Date of Conferral



Doctor of Education (Ed.D.)




Mary Hallums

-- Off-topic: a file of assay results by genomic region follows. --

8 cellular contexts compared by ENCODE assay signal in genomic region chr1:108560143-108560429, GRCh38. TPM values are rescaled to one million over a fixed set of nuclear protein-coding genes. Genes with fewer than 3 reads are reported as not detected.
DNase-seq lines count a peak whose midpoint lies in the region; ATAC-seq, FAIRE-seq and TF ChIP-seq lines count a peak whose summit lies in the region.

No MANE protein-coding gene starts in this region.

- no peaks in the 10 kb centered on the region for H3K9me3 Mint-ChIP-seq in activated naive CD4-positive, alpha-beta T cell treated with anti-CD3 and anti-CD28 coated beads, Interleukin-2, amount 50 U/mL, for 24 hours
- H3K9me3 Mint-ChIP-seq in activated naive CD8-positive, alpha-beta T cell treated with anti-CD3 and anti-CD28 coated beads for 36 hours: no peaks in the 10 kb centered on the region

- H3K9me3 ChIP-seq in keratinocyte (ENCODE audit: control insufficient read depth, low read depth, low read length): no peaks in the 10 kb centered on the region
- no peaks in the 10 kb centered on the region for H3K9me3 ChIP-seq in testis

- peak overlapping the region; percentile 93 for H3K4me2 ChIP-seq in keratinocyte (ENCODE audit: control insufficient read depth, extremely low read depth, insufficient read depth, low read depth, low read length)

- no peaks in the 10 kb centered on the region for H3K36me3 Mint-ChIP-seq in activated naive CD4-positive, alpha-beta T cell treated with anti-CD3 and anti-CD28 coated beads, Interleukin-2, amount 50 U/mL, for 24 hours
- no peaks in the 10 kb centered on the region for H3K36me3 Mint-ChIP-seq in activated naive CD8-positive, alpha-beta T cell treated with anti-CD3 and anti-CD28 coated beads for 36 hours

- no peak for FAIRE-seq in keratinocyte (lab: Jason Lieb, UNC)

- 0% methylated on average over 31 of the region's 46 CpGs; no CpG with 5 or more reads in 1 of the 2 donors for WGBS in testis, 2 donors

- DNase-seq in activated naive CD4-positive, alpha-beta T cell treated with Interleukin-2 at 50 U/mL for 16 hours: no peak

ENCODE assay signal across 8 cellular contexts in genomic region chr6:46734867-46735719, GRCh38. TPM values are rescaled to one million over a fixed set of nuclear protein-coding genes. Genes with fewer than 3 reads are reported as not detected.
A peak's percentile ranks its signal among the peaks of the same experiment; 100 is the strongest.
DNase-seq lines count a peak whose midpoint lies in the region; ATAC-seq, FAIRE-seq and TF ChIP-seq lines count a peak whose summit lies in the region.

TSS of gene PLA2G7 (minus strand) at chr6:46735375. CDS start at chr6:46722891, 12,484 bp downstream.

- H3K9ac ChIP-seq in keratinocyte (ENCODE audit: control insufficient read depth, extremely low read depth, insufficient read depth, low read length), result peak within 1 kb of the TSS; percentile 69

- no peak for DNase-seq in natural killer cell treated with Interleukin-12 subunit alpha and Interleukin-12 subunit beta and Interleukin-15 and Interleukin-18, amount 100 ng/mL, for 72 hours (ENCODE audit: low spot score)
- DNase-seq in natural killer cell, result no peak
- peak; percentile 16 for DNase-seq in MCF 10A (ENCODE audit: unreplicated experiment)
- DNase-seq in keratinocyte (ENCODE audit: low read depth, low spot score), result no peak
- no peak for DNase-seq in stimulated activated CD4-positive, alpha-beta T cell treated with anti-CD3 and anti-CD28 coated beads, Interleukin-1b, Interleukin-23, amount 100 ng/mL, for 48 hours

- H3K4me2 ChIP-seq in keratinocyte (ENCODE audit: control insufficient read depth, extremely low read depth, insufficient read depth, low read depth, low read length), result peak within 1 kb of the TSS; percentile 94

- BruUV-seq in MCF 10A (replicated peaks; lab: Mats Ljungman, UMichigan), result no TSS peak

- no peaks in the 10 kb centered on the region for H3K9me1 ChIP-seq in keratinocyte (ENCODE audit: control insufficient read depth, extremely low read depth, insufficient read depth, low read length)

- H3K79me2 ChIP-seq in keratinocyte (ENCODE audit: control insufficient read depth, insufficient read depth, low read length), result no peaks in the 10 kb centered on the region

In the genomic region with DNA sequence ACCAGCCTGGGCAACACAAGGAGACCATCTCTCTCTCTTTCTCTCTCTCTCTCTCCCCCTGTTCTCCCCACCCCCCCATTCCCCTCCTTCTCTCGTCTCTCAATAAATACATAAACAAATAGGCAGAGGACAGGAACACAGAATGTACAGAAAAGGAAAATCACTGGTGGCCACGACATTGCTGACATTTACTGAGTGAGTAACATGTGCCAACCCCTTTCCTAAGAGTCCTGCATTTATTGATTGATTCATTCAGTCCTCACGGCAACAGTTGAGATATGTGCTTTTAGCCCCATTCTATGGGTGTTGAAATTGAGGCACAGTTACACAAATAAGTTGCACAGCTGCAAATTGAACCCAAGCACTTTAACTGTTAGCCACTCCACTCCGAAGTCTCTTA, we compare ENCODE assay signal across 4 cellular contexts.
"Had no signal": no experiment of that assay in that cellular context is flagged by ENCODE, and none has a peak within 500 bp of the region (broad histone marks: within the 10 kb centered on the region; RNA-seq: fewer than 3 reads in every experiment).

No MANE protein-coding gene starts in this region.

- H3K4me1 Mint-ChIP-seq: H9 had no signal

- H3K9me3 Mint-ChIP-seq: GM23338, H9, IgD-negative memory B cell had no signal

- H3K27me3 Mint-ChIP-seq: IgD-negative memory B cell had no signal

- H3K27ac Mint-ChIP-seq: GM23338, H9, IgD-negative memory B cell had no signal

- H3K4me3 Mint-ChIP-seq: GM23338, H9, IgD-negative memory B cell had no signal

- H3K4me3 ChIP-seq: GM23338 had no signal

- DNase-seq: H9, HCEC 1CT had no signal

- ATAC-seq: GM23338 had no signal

In middle schools in central Pennsylvania, instructional coaching has increased as a job-embedded professional development to support teachers in increasing their capacity and performance. The local problem was middle school principals were unsure of the effectiveness of their instructional coach on mathematics teacher capacity and performance. The purpose of this study was to explore middle school principal perceptions of the effect of instructional coaching on mathematics teacher performance. This study was guided by the social constructivist framework, which considers learning a unique sense-making experience filled with opportunities for self-reflection and growth. The research question focused on how middle school principals perceived the effect of instructional coaching on mathematics teacher performance. A basic qualitative design was implemented to capture the perceptions of four middle school principals, identified by convenience and snowball sampling methods, through semistructured interviews. Emergent themes were identified via axial coding, and findings were developed and examined for validity and credibility through member checking and a peer debriefer. The findings revealed participants perceived instructional coaching to be effective on mathematics teacher performance yet, did not implement it with consistent structures to maximize the effectiveness. From these findings, a principal-centered professional development was designed, focused on the foundations of instructional coaching to prepare principals to effectively implement and evaluate its success. This study has implications for positive social change as the new professional development will allow opportunities for principals to partner and collaborate in order to make new learning more powerful and a safe space to grow.